It is good to step back and ask bigger questions when thinking about the economy. Economics should not be untethered from ethics. Fairness and equality remain primary concerns. Poverty stands as an accusation against wealth. There is a fundamental flaw in a system where some people own more than one home, while others are homeless.

Most ethical traditions teach that envy and greed are vices. These vices leave us feeling incomplete. They count what we do not have. Envy and greed prevent us from enjoying the presence of simple goods that are near at hand.

Socrates said that virtue cannot be purchased. The best things have no cash value. Friendship alone can buy friendship, as Emerson said. The Beatles said that money can’t buy love. And integrity is the price for peace of mind.

Let’s keep these perennial insights in mind when thinking about economic issues. Happiness and wisdom are not for sale. They are earned and enjoyed in a sphere of value beyond the market.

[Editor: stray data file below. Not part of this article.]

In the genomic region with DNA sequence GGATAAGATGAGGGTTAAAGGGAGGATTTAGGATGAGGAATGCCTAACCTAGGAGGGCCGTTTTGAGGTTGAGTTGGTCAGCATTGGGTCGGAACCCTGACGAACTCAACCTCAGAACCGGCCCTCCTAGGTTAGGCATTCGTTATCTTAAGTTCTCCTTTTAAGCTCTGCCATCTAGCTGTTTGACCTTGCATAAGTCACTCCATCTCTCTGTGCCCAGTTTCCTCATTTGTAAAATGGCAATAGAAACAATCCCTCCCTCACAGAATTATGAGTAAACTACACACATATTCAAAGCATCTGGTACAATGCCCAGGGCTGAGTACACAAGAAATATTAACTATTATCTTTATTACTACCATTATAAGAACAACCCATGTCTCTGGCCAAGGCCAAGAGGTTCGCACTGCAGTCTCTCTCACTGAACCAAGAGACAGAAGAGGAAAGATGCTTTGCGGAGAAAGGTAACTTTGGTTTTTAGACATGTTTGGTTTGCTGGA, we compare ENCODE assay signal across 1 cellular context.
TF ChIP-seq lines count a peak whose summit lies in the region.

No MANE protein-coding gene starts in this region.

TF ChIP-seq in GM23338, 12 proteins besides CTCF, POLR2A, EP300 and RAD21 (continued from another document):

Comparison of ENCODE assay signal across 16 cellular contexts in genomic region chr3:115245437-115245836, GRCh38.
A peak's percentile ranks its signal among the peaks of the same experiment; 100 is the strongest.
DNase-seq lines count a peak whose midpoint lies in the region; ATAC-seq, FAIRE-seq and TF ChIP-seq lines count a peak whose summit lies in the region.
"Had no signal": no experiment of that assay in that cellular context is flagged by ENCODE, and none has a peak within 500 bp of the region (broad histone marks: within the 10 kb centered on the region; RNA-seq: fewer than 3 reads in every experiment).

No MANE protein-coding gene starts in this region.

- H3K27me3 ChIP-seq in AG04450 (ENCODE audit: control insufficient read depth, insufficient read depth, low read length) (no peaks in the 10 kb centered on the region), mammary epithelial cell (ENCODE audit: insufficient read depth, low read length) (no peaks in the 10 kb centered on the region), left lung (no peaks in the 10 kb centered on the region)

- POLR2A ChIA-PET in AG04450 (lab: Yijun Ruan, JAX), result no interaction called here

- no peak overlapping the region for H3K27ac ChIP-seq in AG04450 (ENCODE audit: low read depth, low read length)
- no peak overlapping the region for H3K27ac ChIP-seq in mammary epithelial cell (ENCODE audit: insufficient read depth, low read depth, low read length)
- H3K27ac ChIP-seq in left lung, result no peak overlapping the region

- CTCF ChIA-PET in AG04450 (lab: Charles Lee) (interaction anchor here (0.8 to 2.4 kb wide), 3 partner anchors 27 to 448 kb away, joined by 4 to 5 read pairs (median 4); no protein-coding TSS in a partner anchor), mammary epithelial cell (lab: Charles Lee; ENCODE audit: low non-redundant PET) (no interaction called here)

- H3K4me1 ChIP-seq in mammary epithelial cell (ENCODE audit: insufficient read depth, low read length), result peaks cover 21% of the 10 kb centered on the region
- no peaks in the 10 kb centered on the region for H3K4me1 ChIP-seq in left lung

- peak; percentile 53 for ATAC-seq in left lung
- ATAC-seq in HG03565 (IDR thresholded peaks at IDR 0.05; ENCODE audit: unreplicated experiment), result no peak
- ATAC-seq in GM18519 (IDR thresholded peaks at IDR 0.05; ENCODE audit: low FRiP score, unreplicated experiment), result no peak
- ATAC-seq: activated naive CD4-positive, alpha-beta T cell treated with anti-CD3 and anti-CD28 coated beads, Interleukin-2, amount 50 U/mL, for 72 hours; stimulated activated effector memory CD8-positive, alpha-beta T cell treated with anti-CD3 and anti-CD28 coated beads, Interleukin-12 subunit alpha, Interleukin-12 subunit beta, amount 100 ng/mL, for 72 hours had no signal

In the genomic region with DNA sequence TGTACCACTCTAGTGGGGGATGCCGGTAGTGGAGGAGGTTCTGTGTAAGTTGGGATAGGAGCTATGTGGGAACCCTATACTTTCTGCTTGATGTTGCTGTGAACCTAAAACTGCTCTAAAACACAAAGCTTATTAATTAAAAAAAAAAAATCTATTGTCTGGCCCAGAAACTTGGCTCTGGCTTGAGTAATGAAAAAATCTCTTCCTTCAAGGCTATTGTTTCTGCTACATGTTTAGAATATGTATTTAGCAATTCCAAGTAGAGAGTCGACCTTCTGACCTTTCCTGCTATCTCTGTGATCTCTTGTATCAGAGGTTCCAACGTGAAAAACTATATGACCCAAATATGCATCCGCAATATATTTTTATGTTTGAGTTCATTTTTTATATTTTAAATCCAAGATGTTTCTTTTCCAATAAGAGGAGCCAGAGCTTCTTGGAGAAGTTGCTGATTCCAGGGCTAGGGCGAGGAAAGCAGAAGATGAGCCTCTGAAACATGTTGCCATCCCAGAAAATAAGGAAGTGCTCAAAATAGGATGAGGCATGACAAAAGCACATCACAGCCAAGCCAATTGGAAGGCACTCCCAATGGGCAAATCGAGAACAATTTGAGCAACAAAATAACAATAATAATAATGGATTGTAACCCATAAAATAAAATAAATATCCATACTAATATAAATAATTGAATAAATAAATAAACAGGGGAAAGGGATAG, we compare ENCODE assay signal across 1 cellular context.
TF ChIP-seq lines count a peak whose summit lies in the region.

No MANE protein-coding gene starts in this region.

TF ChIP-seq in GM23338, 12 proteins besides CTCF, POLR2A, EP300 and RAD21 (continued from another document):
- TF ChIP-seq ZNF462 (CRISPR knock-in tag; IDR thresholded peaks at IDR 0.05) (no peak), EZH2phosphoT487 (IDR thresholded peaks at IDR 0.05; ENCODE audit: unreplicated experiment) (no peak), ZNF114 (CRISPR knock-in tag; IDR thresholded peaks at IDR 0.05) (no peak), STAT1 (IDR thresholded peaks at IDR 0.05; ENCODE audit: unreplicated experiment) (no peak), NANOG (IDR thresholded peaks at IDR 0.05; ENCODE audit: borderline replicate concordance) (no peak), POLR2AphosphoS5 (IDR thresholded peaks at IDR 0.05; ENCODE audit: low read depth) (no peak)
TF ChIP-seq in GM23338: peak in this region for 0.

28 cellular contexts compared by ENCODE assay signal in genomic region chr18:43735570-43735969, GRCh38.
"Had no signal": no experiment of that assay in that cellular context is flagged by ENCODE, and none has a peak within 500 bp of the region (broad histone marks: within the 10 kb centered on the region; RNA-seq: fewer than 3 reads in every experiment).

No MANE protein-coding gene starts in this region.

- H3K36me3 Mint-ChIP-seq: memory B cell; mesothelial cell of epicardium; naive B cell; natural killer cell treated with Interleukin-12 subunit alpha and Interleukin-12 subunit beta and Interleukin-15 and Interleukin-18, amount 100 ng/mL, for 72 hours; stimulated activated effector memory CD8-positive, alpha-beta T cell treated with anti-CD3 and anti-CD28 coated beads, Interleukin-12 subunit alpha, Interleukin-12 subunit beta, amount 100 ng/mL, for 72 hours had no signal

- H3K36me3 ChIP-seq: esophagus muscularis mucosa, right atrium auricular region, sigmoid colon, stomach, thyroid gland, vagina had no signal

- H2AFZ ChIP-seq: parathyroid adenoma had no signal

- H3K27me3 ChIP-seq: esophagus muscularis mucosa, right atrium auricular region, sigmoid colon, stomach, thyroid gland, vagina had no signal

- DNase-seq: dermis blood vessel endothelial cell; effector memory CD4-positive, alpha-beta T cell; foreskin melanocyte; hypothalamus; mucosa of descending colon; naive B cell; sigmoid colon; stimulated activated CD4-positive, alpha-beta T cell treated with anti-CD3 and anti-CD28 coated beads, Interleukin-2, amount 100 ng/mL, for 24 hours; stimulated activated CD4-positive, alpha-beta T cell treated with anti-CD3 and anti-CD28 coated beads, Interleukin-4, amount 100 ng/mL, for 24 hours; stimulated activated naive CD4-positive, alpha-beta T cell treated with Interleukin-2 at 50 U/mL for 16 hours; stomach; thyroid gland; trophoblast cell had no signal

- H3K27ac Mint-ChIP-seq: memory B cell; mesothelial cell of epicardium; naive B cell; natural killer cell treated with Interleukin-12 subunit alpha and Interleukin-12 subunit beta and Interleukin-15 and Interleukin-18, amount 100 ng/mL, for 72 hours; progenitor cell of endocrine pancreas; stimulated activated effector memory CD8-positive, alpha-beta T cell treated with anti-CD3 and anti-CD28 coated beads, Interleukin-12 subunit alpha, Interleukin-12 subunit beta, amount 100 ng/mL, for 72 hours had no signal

Imagining a better economy after the Covid crisis

Imagine kinder future

Fresno Bee, March 27, 2020

The president wants to resurrect the economy by Easter. The scientists say it is too soon to get back to normal. But is getting back to normal really the solution?

Easter is a celebration of transformation. Maybe we should imagine a transformed economy on the other side of the corona crisis. We could even imagine the kind of economy that Jesus would hope for: an economy that prioritizes caring for the poor, the sick and the downtrodden.